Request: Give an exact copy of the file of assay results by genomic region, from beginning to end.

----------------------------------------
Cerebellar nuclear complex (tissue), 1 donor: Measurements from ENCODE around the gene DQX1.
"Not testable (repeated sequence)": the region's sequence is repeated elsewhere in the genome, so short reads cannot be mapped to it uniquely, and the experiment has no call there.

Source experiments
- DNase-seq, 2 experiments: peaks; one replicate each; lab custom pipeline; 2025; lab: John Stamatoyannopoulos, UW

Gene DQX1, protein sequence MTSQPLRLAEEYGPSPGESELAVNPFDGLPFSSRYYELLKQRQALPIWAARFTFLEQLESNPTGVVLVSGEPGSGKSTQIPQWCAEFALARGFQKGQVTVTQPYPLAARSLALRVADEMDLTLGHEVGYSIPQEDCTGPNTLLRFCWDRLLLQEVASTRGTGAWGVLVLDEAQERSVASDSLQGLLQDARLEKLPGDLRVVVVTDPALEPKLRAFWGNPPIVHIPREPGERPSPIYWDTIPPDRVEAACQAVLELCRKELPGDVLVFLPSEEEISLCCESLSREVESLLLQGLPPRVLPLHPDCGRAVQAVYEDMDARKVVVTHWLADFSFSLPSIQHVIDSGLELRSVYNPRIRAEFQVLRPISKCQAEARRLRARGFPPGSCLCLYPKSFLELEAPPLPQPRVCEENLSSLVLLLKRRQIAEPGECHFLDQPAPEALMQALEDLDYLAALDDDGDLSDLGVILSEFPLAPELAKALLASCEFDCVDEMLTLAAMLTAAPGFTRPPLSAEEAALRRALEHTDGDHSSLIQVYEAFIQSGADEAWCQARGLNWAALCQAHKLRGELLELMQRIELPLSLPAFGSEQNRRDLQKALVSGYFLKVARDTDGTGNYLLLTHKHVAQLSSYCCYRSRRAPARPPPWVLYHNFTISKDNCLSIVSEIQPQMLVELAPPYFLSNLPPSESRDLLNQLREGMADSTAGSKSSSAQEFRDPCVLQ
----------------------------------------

Cerebellar nuclear complex (tissue), 1 donor: Measurements from ENCODE around the gene DQX1.
"Not testable (repeated sequence)": the region's sequence is repeated elsewhere in the genome, so short reads cannot be mapped to it uniquely, and the experiment has no call there.

Source experiments
- DNase-seq, 2 experiments: peaks; one replicate each; lab custom pipeline; 2025; lab: John Stamatoyannopoulos, UW

Gene DQX1, protein sequence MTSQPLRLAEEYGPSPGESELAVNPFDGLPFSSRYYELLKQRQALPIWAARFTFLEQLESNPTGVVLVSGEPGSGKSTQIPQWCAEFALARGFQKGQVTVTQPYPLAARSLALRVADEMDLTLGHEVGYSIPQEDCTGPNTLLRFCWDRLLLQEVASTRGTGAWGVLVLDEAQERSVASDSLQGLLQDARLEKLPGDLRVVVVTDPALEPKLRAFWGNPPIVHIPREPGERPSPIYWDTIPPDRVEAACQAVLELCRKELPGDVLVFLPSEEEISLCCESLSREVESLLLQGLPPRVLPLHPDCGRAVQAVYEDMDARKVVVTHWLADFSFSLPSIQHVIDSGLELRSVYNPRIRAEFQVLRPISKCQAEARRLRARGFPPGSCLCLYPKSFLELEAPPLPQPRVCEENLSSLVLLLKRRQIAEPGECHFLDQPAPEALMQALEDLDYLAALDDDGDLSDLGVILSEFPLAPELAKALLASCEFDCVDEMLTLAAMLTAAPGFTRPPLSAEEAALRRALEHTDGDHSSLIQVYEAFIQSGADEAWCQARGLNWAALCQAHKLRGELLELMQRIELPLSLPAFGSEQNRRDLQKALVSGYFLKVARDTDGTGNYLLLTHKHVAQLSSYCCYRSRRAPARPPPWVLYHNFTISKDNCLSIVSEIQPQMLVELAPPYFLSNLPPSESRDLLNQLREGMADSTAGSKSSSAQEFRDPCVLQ